People talk about emotional intelligence as though more is better. For some jobs this is the case, but for others, more emotional intelligence may actually mean worse performance.

Jobs vary in the degree of “emotional labour” they require (e.g. Newman and MacCann, 2010). A job which is high in emotional labour – say a counselling role, will require employees to manage their emotions effectively to get the best possible outcome. For other jobs, say technical roles which do not require much human interaction it is not so important.

Also, many models of emotional intelligence include the idea that a key part of emotional intelligence is the tendency to factor emotional information into decision making. Of course, for some jobs this is a bad thing. I’m sure that you want the surgeon who is just about to operate on you to make her decisions entirely rationally, with no emotions involved.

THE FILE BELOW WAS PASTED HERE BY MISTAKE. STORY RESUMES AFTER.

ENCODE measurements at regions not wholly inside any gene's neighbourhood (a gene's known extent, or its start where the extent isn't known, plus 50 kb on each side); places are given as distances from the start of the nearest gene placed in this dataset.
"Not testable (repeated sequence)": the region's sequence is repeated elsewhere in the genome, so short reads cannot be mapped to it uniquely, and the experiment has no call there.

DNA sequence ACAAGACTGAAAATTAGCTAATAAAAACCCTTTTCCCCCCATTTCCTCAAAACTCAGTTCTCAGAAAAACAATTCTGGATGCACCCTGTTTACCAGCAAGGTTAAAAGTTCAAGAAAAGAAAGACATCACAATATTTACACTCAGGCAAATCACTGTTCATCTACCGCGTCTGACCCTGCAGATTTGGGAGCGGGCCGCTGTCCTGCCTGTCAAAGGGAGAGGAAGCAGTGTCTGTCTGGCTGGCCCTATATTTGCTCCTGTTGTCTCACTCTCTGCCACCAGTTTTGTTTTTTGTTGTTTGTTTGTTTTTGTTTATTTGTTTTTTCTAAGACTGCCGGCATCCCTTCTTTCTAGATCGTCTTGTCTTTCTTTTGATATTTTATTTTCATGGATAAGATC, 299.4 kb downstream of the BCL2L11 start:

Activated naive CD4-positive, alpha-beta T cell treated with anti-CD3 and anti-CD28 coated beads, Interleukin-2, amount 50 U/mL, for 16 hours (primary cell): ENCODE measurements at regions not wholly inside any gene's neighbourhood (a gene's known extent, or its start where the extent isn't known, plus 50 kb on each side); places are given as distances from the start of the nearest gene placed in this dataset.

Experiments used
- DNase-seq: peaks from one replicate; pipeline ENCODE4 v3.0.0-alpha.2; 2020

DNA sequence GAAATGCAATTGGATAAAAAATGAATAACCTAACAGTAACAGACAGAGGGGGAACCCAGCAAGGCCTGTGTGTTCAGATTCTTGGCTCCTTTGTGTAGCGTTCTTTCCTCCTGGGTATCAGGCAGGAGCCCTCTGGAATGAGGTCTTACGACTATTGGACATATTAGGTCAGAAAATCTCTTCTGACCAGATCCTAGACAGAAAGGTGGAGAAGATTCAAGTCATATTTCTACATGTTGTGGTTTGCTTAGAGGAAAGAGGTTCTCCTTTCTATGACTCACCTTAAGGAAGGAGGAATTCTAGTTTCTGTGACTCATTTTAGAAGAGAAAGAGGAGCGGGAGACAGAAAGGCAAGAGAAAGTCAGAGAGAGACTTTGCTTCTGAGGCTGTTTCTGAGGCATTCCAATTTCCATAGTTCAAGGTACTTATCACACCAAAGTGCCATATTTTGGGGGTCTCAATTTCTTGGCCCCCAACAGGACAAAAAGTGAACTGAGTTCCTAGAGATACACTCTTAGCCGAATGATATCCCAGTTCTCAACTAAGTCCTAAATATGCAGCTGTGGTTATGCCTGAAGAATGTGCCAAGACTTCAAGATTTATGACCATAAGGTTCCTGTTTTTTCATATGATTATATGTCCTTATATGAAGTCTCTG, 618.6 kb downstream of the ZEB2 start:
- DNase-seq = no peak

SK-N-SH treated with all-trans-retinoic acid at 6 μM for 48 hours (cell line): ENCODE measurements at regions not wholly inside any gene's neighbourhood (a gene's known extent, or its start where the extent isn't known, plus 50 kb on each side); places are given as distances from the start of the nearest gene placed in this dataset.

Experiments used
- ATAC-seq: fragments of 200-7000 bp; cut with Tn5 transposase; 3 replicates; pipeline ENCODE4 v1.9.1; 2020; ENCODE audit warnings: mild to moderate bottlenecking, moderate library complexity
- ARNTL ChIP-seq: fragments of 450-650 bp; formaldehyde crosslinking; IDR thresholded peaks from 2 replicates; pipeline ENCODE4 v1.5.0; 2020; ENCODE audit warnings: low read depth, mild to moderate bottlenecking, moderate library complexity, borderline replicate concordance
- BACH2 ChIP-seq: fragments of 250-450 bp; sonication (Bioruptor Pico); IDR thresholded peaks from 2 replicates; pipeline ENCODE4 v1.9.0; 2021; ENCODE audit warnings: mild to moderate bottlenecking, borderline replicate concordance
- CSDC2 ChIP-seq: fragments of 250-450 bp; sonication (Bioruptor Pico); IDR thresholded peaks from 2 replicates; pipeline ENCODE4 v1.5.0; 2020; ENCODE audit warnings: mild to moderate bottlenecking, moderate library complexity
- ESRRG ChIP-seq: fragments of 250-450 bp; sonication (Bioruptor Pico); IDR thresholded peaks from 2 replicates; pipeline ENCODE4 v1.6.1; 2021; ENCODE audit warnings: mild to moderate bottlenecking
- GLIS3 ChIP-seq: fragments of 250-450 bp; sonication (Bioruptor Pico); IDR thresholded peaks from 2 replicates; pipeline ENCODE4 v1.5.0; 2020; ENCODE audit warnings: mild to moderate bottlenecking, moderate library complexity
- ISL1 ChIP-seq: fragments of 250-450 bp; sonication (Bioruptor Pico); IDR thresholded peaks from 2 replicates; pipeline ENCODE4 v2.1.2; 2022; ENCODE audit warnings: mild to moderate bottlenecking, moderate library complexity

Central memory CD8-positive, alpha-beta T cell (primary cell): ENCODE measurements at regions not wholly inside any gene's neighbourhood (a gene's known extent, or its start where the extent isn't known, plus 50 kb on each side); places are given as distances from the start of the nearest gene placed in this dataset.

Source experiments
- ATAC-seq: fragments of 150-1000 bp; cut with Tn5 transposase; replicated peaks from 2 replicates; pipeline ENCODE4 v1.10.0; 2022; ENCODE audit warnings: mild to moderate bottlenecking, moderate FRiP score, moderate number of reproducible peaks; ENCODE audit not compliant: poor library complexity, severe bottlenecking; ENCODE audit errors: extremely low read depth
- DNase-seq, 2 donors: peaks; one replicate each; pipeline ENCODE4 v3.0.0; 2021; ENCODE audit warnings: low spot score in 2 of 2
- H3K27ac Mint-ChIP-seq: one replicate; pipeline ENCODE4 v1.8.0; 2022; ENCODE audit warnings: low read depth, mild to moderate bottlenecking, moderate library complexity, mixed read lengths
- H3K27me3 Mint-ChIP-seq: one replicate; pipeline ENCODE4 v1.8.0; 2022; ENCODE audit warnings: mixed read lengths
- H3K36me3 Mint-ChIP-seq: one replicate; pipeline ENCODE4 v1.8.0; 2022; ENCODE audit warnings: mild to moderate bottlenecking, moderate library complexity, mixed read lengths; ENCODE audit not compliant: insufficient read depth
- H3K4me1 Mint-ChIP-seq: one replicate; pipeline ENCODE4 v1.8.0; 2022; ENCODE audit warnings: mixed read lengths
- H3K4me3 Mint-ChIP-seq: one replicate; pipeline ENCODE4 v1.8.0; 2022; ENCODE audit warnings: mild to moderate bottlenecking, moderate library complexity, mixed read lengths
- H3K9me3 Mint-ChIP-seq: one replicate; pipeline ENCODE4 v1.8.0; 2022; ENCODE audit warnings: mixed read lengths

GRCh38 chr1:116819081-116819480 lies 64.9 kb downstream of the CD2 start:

I think that one of the fascinating aspects of emotional intelligence is that the amount of emotional labour varies from time to time. Take leadership, for example. There are times when using emotional information is extremely helpful but other times when decisions need to be made totally rationally. I am running a free workshop on this topic in early September. Click here to find out more.

If you want to assess emotional intelligence in prospective hires click here to find out how.

Newman, D. A., Joseph, D. L., & MacCann, C. (2010). Emotional intelligence and job performance: The importance of emotion regulation and emotional labor context. Industrial and Organizational Psychology, 3(2), 159-164.

Andrew Marty
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